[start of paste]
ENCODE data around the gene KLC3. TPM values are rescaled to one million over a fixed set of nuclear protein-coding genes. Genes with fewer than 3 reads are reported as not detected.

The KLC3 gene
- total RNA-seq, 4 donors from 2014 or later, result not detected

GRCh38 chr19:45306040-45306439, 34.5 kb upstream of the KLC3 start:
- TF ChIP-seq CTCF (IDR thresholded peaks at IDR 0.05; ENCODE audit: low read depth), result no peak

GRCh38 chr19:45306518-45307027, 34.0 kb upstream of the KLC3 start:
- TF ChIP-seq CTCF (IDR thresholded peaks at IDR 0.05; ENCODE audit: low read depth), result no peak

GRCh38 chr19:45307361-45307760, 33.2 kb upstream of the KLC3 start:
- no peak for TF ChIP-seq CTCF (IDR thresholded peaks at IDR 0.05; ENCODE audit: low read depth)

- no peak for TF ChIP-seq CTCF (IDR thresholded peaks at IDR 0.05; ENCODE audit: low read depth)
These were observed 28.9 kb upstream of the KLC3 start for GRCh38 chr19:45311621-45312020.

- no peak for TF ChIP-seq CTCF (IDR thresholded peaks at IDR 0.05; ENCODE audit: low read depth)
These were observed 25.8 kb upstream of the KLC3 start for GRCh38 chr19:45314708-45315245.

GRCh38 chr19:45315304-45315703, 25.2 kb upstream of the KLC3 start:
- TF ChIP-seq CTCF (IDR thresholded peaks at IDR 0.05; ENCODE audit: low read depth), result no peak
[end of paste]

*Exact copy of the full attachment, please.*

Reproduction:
ENCODE data around the gene KLC3. TPM values are rescaled to one million over a fixed set of nuclear protein-coding genes. Genes with fewer than 3 reads are reported as not detected.

The KLC3 gene
- total RNA-seq, 4 donors from 2014 or later, result not detected

GRCh38 chr19:45306040-45306439, 34.5 kb upstream of the KLC3 start:
- TF ChIP-seq CTCF (IDR thresholded peaks at IDR 0.05; ENCODE audit: low read depth), result no peak

GRCh38 chr19:45306518-45307027, 34.0 kb upstream of the KLC3 start:
- TF ChIP-seq CTCF (IDR thresholded peaks at IDR 0.05; ENCODE audit: low read depth), result no peak

GRCh38 chr19:45307361-45307760, 33.2 kb upstream of the KLC3 start:
- no peak for TF ChIP-seq CTCF (IDR thresholded peaks at IDR 0.05; ENCODE audit: low read depth)

- no peak for TF ChIP-seq CTCF (IDR thresholded peaks at IDR 0.05; ENCODE audit: low read depth)
These were observed 28.9 kb upstream of the KLC3 start for GRCh38 chr19:45311621-45312020.

- no peak for TF ChIP-seq CTCF (IDR thresholded peaks at IDR 0.05; ENCODE audit: low read depth)
These were observed 25.8 kb upstream of the KLC3 start for GRCh38 chr19:45314708-45315245.

GRCh38 chr19:45315304-45315703, 25.2 kb upstream of the KLC3 start:
- TF ChIP-seq CTCF (IDR thresholded peaks at IDR 0.05; ENCODE audit: low read depth), result no peak